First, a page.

Can Women With MS Have Babies?
A new U.S. study suggests that while pregnant women who have multiple sclerosis have a risk that is a bit higher for complications of pregnancy, their problems tend to be no different than those of healthy pregnant women. For this study, researchers analyzed a national database detailing 18.8 million U.S. deliveries between the years 2003-2006. The scientists focused on newborns born to women who suffer from MS and compared them to those of 10,000 healthy women.
According to the results of this study, 33% of the general population undergoes cesarean deliveries, while 42% of pregnant women with MS require C-sections. The gap is not as wide as experts had expected and that's a good thing. Dr. Eliza Chakravarty of Stanford University School of Medicine and her research team reported the results in the November 2009 online issue of Neurology. In the press release, Chakravarty said the results should reassure women with MS. "Women and their doctors have been uncertain about the effect of MS on pregnancy, and some women have chosen to delay or even avoid pregnancy due to the uncertainty. We found that women with MS did not have an increased risk of most pregnancy complications," said Chakravarty.
The babies of women with MS were found to have a greater incidence of IUGR (intrauterine growth restriction) at a rate of 2.7% as compared to the general rate of 1.9%. IUGR is a condition in which the fetus weighs less than the tenth percentile for its gestational age. This condition is usually diagnosed by ultrasound before the baby is born.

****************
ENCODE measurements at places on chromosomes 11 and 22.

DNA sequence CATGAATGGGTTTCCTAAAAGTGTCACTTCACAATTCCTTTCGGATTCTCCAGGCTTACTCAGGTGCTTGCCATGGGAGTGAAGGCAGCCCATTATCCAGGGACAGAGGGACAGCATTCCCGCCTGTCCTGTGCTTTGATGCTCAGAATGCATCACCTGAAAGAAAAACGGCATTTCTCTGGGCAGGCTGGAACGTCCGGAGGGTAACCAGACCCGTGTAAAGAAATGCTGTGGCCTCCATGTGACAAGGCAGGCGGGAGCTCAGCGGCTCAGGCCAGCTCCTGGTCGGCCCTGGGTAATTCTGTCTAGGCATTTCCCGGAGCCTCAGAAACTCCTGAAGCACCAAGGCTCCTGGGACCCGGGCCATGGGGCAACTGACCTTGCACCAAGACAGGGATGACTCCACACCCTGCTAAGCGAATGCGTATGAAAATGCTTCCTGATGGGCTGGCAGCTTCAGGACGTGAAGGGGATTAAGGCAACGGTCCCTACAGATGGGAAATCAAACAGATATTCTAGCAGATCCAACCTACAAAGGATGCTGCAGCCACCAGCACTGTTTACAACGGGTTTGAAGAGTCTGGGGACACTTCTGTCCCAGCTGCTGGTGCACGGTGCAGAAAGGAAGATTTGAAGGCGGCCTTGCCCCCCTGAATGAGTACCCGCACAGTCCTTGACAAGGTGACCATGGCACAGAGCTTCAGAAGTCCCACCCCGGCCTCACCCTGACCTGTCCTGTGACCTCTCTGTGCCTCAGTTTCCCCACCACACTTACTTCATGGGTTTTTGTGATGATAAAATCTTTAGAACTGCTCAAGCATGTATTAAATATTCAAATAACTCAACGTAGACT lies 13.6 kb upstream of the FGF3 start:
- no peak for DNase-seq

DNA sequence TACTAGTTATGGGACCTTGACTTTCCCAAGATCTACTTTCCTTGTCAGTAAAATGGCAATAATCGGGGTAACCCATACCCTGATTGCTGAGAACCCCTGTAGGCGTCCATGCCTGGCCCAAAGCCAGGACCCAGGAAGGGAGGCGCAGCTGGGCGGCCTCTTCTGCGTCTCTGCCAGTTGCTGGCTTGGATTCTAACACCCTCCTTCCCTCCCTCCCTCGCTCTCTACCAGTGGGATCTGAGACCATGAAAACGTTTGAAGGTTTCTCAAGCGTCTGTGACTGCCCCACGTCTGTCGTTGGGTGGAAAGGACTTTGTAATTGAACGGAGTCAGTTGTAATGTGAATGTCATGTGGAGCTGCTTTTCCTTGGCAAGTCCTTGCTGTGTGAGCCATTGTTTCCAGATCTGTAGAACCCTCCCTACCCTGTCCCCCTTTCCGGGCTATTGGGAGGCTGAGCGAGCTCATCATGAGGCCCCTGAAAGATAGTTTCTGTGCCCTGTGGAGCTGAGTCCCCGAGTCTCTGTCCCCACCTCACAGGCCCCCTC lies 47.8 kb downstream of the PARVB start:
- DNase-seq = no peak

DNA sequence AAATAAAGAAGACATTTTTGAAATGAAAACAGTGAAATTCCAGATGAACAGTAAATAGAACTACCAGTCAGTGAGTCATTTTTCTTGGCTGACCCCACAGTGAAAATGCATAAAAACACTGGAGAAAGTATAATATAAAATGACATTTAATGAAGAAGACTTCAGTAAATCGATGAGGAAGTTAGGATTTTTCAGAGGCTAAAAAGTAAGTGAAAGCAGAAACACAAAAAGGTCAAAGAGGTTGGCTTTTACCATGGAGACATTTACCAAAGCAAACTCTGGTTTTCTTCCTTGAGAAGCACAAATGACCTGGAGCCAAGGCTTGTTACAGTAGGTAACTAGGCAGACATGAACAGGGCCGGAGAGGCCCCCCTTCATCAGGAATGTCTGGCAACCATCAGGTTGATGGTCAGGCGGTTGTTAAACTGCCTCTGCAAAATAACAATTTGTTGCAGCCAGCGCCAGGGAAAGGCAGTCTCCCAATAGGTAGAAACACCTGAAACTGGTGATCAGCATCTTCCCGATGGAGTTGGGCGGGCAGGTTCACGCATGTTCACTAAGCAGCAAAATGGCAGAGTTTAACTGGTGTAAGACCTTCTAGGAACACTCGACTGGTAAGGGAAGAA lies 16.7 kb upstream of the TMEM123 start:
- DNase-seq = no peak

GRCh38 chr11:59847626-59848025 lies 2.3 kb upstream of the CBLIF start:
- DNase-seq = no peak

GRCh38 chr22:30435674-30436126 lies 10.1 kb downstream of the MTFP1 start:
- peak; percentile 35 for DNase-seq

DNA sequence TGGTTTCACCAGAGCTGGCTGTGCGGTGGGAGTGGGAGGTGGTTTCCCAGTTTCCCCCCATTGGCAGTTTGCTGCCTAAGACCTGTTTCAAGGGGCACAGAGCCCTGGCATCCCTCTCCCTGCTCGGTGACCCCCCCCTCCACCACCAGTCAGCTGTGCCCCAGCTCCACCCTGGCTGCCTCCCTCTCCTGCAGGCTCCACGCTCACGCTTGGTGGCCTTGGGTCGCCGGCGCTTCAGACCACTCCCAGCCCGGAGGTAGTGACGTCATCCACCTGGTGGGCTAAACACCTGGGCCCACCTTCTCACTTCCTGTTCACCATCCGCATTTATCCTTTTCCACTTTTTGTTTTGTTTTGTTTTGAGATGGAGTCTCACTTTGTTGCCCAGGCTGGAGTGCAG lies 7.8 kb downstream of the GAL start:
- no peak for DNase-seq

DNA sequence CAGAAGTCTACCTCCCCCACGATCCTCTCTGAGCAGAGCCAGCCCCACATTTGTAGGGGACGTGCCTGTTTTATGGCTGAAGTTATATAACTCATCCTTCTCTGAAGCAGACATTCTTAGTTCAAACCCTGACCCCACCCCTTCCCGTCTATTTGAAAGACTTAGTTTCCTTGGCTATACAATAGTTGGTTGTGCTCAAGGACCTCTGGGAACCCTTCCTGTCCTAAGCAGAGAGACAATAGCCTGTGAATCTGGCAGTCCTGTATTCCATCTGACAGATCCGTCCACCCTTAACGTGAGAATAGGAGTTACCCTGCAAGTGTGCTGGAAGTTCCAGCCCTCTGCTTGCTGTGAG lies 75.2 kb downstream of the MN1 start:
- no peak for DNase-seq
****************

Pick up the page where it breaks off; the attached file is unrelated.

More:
The team also checked out the statistics for pregnancy complications in women with epilepsy (4,730 pregnant women) and diabetes (187,239 pregnant women) which are disorders that are thought to increase the risk for specific complications of pregnancy. The women with epilepsy had an increased rate for cesarean delivery of 1.5 times the general rate. Diabetes mellitus, as distinguished from gestational diabetes, was found to increase the risk of all known adverse birth outcomes, according to the report.
The report stated, "Despite significant advances in management of these chronic diseases, many patients and physicians remain uncertain of the potential risks associated with pregnancy and delivery. Our results demonstrate that pregnancy outcomes for women with MS are generally reassuring."
An accompanying editorial by Dr. Gary Frankling of the University of Washington, and the University of British Columbia's Helen Tremlett expressed pleasure with the results of this research, terming the data, "critical information," for pregnant women and their doctors as well as for those women with epilepsy or MS who are contemplating pregnancy.
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